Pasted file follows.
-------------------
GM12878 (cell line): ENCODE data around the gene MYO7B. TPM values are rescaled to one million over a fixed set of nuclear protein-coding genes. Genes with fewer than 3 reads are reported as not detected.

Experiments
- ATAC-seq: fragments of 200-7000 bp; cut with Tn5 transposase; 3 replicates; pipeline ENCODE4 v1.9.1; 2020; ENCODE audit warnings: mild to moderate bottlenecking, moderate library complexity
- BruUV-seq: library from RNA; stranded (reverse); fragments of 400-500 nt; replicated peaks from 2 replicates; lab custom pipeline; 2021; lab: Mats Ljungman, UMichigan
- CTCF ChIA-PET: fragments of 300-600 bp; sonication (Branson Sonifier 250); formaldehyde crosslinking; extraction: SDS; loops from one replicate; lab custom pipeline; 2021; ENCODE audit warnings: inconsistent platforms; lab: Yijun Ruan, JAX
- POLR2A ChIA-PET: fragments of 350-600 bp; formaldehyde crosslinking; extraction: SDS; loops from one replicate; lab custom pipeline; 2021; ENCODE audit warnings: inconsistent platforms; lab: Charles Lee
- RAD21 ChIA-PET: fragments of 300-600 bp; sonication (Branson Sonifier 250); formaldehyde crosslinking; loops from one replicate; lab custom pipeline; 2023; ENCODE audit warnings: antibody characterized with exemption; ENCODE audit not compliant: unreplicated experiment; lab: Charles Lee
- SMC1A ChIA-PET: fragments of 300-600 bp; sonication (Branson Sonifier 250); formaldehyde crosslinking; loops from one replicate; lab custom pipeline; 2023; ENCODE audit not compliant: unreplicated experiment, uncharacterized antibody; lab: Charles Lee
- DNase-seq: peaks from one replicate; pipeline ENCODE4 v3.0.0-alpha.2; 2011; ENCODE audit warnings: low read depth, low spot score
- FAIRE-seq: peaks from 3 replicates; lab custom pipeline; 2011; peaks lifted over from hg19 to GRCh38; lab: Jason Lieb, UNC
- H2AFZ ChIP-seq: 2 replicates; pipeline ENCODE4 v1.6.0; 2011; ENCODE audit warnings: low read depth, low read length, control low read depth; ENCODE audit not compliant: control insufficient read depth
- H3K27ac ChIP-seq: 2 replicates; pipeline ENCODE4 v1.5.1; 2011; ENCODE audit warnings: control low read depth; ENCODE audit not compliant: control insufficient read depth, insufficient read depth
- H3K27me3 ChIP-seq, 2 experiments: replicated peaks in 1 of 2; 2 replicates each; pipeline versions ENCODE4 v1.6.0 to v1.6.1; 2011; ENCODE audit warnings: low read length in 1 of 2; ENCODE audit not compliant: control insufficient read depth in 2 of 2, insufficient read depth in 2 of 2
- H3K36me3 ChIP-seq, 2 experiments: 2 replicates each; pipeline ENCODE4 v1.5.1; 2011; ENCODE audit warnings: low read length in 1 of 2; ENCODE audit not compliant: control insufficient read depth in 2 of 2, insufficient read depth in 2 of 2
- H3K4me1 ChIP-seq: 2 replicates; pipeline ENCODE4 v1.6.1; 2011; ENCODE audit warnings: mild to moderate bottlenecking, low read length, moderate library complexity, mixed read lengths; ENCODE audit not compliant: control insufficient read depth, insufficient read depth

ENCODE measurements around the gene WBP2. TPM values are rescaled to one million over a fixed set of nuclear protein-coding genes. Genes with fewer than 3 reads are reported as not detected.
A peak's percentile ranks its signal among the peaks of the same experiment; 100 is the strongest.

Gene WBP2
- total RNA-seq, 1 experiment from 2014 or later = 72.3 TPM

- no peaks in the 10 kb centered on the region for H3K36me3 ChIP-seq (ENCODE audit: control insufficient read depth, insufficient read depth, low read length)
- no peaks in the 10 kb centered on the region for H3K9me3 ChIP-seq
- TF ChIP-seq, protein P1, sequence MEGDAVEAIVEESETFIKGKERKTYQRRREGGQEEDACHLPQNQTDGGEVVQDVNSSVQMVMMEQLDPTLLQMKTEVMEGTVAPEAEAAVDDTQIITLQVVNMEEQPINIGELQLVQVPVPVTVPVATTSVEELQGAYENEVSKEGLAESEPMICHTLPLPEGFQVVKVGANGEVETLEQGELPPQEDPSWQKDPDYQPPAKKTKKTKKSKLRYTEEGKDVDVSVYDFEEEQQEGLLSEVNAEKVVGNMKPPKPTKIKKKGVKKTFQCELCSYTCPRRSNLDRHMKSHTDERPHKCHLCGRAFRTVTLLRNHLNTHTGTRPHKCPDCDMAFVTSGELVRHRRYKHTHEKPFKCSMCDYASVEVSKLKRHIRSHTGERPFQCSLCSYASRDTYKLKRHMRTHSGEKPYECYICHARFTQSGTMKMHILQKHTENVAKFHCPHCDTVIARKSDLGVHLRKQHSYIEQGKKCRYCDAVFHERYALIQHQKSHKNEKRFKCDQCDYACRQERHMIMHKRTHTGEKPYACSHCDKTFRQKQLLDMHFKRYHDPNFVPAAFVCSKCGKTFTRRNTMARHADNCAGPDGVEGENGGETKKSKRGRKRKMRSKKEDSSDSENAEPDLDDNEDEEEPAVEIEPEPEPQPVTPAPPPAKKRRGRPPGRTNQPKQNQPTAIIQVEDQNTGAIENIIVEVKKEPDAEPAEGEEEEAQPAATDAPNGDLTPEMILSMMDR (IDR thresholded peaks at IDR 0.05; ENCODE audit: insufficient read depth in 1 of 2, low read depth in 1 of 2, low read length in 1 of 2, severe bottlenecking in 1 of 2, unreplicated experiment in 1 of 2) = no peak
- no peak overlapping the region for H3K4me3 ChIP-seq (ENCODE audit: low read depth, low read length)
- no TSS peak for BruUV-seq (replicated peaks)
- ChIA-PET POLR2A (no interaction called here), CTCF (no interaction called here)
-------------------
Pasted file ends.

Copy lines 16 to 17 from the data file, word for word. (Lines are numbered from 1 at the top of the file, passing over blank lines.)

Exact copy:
ENCODE measurements around the gene WBP2. TPM values are rescaled to one million over a fixed set of nuclear protein-coding genes. Genes with fewer than 3 reads are reported as not detected.
A peak's percentile ranks its signal among the peaks of the same experiment; 100 is the strongest.